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Arizona Budget Proposal Assumes New Private Prison Beds Will Cost More Than Public Facilities

Zach Perrino was incarcerated in both public and private prisons throughout Arizona. He says he never felt safe in any of them, but there was a time during a violent 2015 riot at the Kingman prison when Perrino truly feared for his life:

“I remember kind of making peace with myself,” Perrino said. “You know, this is probably where my story ends.”

Thirteen people were hospitalized and more than 1,000 prisoners, including Perrino, were moved to different facilities.

He said the private prison, run by Management and Training Corporation, was short staffed, and the administrators had been cutting corners and reducing programming.

“They just kept taking stuff away, taking stuff away. And then they just started locking the yard down,” he said. “So we would get locked down for two, three weeks at a time — controlled movement — and people just got upset and they had enough, you know.”

After the riot, the state gave the Kingman prison contract to another company, the GEO group.

Kingman is one of six private prisons Arizona contracts with to hold people in state custody. In addition to Geo Group and MTC, which still runs the Marana prison, the state also contracts with CoreCivic.

Two decades ago, just a few thousand prisoners in state custody were housed in private facilities. But that number has steadily grown over the years. In 2016, there were 6,400 prisoners in the private prisons, which was 18% of the total population. Five years later, 7,200 prisoners are in private prisons, making up 20% of the total population. And soon, the state will shift even more incarcerated people into private facilities.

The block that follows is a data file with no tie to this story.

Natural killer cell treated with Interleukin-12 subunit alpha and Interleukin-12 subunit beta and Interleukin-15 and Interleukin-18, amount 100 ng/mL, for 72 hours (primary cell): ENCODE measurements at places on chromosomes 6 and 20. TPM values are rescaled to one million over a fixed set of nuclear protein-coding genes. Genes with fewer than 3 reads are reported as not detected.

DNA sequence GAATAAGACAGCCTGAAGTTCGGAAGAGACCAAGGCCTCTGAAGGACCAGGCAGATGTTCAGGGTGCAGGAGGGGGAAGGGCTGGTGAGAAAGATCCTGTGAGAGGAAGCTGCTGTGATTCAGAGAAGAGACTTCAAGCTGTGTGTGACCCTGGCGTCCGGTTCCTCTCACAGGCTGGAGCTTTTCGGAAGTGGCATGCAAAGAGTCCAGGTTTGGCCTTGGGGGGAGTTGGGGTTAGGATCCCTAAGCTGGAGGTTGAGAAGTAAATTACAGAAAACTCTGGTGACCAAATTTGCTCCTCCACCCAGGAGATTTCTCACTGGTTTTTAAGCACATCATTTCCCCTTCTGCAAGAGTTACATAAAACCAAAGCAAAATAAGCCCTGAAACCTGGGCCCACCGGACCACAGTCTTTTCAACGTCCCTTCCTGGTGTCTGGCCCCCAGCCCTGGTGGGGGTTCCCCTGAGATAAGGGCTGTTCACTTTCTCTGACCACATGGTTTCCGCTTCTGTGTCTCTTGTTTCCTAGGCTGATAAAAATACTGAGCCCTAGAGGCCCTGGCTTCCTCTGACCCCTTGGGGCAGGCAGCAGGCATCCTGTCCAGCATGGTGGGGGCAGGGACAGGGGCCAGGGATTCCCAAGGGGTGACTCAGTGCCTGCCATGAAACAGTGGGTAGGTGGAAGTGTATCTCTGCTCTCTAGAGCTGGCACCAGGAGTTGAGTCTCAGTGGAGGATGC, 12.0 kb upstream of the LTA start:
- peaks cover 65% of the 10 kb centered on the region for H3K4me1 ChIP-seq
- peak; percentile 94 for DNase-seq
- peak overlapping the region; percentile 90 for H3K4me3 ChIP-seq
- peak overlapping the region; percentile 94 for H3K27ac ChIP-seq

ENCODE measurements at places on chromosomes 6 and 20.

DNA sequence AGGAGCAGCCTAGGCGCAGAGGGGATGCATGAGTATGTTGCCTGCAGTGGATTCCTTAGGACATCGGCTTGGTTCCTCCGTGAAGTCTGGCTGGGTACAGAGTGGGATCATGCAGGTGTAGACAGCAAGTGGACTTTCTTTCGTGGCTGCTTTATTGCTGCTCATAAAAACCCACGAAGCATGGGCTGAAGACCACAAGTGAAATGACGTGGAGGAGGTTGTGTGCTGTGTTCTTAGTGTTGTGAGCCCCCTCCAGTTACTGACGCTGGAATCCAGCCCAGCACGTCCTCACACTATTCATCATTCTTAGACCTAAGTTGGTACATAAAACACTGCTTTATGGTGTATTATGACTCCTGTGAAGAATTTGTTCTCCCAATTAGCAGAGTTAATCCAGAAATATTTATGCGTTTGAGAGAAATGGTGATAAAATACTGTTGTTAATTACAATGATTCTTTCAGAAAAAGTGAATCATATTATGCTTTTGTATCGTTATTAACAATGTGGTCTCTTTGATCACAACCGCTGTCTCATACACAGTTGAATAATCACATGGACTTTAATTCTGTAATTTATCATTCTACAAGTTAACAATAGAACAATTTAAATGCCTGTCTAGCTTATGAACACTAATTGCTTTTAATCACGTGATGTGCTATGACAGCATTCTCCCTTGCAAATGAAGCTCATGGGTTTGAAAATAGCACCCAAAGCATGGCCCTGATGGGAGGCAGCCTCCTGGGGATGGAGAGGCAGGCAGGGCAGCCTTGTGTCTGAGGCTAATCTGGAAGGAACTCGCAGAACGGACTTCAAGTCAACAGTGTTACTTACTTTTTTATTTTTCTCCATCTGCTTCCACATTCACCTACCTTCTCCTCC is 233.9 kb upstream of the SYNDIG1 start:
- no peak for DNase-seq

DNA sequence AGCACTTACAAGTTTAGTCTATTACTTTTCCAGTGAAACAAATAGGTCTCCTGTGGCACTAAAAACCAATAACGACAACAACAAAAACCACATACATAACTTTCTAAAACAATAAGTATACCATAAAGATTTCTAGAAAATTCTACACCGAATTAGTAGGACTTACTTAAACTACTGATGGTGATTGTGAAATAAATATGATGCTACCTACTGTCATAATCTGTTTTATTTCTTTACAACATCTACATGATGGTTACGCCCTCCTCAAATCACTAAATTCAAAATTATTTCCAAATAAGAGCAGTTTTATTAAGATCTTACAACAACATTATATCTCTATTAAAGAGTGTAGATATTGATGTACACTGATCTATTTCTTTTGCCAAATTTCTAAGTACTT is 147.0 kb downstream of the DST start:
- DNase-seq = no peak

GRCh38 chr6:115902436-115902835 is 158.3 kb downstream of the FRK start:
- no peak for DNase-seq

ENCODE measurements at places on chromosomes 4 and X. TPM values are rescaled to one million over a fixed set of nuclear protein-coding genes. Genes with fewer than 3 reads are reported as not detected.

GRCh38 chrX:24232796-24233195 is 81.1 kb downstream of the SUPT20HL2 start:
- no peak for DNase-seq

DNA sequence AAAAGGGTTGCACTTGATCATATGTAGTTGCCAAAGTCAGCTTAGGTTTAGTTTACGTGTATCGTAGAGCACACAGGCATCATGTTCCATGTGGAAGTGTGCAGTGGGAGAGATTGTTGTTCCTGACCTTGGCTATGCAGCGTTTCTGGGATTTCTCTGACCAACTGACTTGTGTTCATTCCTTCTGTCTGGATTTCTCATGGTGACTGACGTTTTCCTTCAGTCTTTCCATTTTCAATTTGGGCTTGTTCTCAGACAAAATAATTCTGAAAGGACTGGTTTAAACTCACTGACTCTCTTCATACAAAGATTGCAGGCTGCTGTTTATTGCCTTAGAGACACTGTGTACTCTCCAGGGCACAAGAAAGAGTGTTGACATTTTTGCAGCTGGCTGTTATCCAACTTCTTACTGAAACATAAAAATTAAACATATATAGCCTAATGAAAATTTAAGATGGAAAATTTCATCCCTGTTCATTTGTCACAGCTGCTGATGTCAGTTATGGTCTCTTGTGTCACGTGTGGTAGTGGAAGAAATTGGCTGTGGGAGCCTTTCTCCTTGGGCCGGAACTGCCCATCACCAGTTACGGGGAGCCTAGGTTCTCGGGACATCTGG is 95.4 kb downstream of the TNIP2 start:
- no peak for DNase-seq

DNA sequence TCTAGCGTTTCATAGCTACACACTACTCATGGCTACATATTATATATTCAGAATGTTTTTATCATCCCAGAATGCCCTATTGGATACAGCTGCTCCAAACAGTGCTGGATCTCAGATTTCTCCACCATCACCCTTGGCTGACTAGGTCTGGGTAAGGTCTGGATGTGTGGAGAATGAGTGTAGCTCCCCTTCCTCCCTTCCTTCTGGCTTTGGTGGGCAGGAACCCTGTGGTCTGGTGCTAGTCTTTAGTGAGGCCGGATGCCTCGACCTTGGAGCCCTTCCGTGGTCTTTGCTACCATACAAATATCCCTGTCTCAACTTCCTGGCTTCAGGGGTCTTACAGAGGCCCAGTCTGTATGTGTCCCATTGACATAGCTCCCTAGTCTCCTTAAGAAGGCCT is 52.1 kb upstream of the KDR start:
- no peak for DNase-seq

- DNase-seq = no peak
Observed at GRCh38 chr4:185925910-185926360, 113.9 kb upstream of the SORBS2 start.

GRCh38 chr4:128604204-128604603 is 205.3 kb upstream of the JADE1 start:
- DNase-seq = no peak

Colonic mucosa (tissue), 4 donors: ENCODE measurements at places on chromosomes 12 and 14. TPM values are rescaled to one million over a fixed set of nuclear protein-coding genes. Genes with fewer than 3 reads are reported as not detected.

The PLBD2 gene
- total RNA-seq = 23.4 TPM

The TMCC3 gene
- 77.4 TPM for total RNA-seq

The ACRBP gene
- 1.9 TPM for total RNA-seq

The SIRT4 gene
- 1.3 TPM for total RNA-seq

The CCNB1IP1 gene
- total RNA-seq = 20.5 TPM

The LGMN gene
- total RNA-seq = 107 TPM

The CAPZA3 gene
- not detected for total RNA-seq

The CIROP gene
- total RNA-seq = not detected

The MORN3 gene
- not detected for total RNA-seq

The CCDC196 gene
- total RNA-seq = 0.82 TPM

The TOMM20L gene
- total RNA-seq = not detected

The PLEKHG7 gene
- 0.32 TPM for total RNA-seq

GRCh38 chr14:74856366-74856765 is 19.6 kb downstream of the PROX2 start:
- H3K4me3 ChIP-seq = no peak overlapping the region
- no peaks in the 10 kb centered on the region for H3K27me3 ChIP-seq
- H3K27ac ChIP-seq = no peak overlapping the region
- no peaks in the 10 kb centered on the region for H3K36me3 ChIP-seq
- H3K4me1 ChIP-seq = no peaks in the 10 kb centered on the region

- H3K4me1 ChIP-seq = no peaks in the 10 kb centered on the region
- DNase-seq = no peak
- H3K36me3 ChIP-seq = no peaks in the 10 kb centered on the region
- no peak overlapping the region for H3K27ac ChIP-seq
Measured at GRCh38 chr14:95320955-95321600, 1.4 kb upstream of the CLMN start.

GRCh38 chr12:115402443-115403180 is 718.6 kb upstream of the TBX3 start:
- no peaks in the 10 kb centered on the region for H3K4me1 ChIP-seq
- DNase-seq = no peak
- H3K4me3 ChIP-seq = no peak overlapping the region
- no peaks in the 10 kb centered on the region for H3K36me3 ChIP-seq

In his 2020 State of the State address, Gov. Doug Ducey announced plans to close the Florence prison, one of the oldest prisons and home to death row inmates and the execution chamber.

While Ducey claimed shuttering the prison ultimately will save taxpayers money, the state plans to spend millions of dollars in the coming years to transition thousands of prisoners from Florence and into private facilities.

At a recent House Democratic Caucus, members of the state Legislature were trying to figure out exactly how much money that transition is going to cost.

Joint Legislative Budget Committee Staff member Geoff Paulsen told lawmakers “The actual, literal increase to the private prison per diem line item as a result of this policy is about $25.4 million.”

The increase comes from higher per diem rates, which are the cost to house one prisoner for one day. While per diem rates vary by facility and by security level, the most recent average cost estimate from the Department of Corrections for the public prisons is $71 per day. According to Paulsen, the JLBC analysis of the new budget found “this spending plan assumes a $85 per diem for these new private prison beds.”

The DOC budget also calls for an additional $16 million for existing private prison contracts, to pay for staff salary increases and rising costs of healthcare. At the caucus, Representative Diego Rodriguez asked JLBC staffer Paulsen where that $16 million figure came from.

“Is this simply a process where the private prison vendors submit their requests and then we just — grant it?” Rodriguez asked. “Yes,” Paulsen responded, “they do, sort of, reach out with a request for increases to their contracted rates.”